D.C.'s Youth Rehabilitative Services Receives High Praise | WAMU 88.5 - American University Radio

: News

Filed Under:

D.C.'s Youth Rehabilitative Services Receives High Praise

Play associated audio

By Patrick Madden

D.C.'s Department of Youth Rehabilitative Services has demonstrated a "remarkable turnaround" in how it educates juveniles under its care. That's according to the monitor who oversees the court-ordered reform of the system.

In a 54-page filing in D.C. Superior Court, monitor Grace Lopes says since DYRS turned its school over to a private foundation three years ago, the program has become one of the best education programs in a juvenile correctional facility in the country.

"An education is really often the way, the best way, to get them back on the right track, get them focused, and give them the tools that they need to be successful so that it's just less likely that they will re-offend in the future," says DYRS Interim Director Marc Schindler.

The school is called the Maya Angelou Academy and its located at New Beginnings, DYRS's facility for juvenile offenders in Laurel Maryland.

NPR

Filmed Over 12 Years, 'Boyhood' Follows A Kid's Coming Of Age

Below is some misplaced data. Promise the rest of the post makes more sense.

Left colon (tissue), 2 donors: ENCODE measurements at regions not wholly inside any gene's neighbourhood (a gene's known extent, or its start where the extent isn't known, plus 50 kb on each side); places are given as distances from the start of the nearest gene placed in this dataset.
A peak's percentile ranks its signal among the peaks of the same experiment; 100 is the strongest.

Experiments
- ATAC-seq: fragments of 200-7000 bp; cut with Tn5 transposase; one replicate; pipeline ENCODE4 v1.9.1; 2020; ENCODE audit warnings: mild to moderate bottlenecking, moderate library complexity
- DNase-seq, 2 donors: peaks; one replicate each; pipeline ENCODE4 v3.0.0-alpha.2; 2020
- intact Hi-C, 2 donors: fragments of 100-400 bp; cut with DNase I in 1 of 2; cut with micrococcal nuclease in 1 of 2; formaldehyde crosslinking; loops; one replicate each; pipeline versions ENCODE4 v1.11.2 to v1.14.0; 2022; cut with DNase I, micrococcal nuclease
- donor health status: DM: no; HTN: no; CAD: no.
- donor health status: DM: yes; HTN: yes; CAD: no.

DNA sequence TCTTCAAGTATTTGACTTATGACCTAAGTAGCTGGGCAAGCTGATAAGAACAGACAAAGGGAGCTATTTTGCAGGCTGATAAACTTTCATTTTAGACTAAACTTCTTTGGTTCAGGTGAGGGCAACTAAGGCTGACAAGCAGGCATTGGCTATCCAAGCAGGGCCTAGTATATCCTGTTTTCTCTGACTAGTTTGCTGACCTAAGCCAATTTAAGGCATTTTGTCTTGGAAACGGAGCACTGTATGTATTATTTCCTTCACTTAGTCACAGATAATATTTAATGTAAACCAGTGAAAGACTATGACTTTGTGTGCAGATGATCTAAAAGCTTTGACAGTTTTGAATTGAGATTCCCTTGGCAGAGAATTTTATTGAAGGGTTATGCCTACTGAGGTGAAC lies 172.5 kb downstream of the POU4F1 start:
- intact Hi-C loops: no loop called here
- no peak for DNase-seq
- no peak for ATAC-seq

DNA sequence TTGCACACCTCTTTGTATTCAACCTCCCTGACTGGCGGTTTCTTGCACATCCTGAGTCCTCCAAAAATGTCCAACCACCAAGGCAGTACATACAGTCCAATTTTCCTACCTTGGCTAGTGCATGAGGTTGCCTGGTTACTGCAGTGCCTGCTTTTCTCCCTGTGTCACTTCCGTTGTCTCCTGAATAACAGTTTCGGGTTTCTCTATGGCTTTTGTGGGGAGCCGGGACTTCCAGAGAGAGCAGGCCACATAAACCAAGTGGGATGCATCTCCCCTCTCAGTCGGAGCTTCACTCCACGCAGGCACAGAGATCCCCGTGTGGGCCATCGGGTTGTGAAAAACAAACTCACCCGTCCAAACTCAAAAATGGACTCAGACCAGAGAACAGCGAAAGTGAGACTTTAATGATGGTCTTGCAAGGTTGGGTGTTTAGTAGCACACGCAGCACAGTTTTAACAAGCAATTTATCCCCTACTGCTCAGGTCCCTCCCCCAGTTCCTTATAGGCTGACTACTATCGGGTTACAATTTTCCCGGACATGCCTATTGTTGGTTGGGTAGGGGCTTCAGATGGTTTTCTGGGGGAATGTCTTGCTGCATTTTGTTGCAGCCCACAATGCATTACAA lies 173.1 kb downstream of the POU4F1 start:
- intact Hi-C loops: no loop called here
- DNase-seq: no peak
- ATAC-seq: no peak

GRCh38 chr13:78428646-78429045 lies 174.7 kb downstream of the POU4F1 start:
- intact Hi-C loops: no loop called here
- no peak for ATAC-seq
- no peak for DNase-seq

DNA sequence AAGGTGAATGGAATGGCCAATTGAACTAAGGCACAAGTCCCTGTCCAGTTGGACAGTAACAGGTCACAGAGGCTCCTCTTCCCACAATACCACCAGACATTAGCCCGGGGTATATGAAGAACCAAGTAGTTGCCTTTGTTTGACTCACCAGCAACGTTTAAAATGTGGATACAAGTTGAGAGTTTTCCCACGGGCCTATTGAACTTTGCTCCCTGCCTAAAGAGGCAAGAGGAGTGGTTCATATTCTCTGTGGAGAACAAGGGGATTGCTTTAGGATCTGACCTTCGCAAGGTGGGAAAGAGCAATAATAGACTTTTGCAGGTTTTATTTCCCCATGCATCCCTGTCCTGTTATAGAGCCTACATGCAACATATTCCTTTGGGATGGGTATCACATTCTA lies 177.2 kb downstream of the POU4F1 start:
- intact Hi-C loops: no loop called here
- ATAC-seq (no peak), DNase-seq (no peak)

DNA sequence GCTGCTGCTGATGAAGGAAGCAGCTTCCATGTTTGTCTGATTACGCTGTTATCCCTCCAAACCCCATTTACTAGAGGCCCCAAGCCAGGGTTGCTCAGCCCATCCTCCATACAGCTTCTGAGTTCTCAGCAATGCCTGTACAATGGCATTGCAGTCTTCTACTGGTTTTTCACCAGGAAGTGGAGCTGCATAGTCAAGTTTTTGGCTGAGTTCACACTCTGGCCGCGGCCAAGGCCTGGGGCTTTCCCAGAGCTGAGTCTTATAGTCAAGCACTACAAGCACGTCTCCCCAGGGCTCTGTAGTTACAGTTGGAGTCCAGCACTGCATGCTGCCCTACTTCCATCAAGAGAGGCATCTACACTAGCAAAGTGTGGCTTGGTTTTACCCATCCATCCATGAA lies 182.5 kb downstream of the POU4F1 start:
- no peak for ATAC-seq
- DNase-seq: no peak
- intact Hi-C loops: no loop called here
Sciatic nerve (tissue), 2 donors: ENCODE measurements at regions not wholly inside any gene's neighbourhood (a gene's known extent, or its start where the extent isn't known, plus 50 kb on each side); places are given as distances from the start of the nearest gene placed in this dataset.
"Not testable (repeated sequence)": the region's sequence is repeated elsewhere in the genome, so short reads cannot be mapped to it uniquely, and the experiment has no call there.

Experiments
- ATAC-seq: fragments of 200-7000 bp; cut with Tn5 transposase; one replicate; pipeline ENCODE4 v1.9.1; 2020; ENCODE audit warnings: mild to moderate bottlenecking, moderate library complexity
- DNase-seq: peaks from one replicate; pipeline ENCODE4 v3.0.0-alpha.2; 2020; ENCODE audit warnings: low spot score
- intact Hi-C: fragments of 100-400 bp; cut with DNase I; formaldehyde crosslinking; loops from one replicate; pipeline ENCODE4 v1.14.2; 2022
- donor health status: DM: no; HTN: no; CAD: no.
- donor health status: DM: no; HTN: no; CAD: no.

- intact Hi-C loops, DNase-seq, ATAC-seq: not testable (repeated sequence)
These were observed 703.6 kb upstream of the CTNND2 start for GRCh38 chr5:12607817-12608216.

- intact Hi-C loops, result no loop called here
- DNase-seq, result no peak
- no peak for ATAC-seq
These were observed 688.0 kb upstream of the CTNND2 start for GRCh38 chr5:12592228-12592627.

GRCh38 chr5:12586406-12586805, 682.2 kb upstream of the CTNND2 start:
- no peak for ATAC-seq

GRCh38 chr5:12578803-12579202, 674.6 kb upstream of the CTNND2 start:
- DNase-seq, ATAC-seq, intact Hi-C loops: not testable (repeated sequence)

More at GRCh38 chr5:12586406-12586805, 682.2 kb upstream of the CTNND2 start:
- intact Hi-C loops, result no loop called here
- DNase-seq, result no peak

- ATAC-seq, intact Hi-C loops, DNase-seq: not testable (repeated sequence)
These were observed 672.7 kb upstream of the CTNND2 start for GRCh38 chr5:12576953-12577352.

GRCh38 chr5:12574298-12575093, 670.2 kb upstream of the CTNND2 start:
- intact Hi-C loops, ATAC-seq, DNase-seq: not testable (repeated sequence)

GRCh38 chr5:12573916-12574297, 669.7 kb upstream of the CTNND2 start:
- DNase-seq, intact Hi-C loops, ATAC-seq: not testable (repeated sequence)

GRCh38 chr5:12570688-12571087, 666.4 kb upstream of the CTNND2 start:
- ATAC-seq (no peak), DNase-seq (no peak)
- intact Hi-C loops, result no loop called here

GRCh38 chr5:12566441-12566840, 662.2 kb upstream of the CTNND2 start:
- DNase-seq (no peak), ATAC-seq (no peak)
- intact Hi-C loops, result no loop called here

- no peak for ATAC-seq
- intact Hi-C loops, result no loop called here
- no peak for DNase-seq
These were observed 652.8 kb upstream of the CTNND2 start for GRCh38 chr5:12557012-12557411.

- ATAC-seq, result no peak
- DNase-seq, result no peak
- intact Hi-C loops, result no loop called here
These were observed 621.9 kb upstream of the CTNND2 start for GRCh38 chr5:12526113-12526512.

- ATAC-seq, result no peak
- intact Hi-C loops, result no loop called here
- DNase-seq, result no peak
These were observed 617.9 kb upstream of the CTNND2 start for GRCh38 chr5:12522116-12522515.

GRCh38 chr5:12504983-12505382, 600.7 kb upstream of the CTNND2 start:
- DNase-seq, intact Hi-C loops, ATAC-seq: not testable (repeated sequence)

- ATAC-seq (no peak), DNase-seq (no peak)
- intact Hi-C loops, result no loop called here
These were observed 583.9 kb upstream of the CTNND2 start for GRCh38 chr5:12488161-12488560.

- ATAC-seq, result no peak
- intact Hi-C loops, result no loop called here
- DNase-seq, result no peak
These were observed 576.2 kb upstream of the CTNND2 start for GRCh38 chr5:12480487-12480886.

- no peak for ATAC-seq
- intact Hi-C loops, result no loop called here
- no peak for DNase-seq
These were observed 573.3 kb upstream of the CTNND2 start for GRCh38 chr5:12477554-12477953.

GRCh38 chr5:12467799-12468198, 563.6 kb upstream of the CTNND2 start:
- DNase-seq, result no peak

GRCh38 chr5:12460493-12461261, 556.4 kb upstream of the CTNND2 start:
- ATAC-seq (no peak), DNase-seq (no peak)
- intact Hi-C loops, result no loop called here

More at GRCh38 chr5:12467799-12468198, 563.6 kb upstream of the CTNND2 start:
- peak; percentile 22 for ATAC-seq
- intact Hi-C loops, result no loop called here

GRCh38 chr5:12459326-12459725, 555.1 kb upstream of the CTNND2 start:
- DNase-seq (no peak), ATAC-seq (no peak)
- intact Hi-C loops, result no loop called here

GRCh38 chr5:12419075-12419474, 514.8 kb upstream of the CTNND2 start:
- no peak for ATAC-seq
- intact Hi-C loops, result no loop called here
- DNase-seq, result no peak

Writer-director Richard Linklater says picking the film's star was vital because he had to guess what he'd be like at 18. "I just went with a kid who seemed kind of the most interesting."
NPR

From McDonald's To Organic Valley, You're Probably Eating Wood Pulp

Many processed foods contain cellulose, which is plant fiber that is commonly extracted from wood. It's used to add texture, prevent caking and boost fiber. And it's been around for ages.
NPR

In The High Drama Of Its 1964 Convention, GOP Hung A Right Turn

In advance of the 50th anniversary of the 1964 Republican Convention, Robert Siegel speaks with The New York Times writer-at-large Sam Tanenhaus. They discuss the impact that the Civil Rights Act, passed earlier that year, had on the nomination of Barry Goldwater.
NPR

A New Device Lets You Track Your Preschooler ... And Listen In

LG's KizON wristband lets you keep tabs on your child. But some experts say such devices send the wrong message about the world we live in. And the gadgets raise questions about kids' privacy rights.

Leave a Comment

Help keep the conversation civil. Please refer to our Terms of Use and Code of Conduct before posting your comments.